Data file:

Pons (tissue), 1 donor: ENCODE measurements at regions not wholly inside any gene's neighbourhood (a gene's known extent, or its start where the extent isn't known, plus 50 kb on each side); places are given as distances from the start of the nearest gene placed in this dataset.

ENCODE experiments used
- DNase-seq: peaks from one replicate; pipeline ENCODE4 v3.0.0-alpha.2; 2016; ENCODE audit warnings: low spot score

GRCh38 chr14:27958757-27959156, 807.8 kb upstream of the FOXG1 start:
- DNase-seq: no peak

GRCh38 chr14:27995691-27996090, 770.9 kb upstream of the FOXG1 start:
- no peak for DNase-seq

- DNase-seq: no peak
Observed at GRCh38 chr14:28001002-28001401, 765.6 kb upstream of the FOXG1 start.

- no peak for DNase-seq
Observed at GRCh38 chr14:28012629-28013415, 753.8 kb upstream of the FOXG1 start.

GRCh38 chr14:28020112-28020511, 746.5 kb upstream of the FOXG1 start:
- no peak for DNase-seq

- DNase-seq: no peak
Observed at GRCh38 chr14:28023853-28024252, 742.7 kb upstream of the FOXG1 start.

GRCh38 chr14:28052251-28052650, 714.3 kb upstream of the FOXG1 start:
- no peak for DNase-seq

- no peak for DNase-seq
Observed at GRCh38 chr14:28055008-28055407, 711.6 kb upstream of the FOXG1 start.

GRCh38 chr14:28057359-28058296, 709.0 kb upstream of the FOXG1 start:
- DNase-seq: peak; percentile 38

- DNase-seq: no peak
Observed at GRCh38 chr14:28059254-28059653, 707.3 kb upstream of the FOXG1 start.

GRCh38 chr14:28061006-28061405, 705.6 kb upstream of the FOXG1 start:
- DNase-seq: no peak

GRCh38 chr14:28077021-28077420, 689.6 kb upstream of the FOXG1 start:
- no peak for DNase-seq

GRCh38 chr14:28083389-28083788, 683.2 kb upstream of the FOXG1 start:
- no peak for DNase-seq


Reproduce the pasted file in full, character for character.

Pons (tissue), 1 donor: ENCODE measurements at regions not wholly inside any gene's neighbourhood (a gene's known extent, or its start where the extent isn't known, plus 50 kb on each side); places are given as distances from the start of the nearest gene placed in this dataset.

ENCODE experiments used
- DNase-seq: peaks from one replicate; pipeline ENCODE4 v3.0.0-alpha.2; 2016; ENCODE audit warnings: low spot score

GRCh38 chr14:27958757-27959156, 807.8 kb upstream of the FOXG1 start:
- DNase-seq: no peak

GRCh38 chr14:27995691-27996090, 770.9 kb upstream of the FOXG1 start:
- no peak for DNase-seq

- DNase-seq: no peak
Observed at GRCh38 chr14:28001002-28001401, 765.6 kb upstream of the FOXG1 start.

- no peak for DNase-seq
Observed at GRCh38 chr14:28012629-28013415, 753.8 kb upstream of the FOXG1 start.

GRCh38 chr14:28020112-28020511, 746.5 kb upstream of the FOXG1 start:
- no peak for DNase-seq

- DNase-seq: no peak
Observed at GRCh38 chr14:28023853-28024252, 742.7 kb upstream of the FOXG1 start.

GRCh38 chr14:28052251-28052650, 714.3 kb upstream of the FOXG1 start:
- no peak for DNase-seq

- no peak for DNase-seq
Observed at GRCh38 chr14:28055008-28055407, 711.6 kb upstream of the FOXG1 start.

GRCh38 chr14:28057359-28058296, 709.0 kb upstream of the FOXG1 start:
- DNase-seq: peak; percentile 38

- DNase-seq: no peak
Observed at GRCh38 chr14:28059254-28059653, 707.3 kb upstream of the FOXG1 start.

GRCh38 chr14:28061006-28061405, 705.6 kb upstream of the FOXG1 start:
- DNase-seq: no peak

GRCh38 chr14:28077021-28077420, 689.6 kb upstream of the FOXG1 start:
- no peak for DNase-seq

GRCh38 chr14:28083389-28083788, 683.2 kb upstream of the FOXG1 start:
- no peak for DNase-seq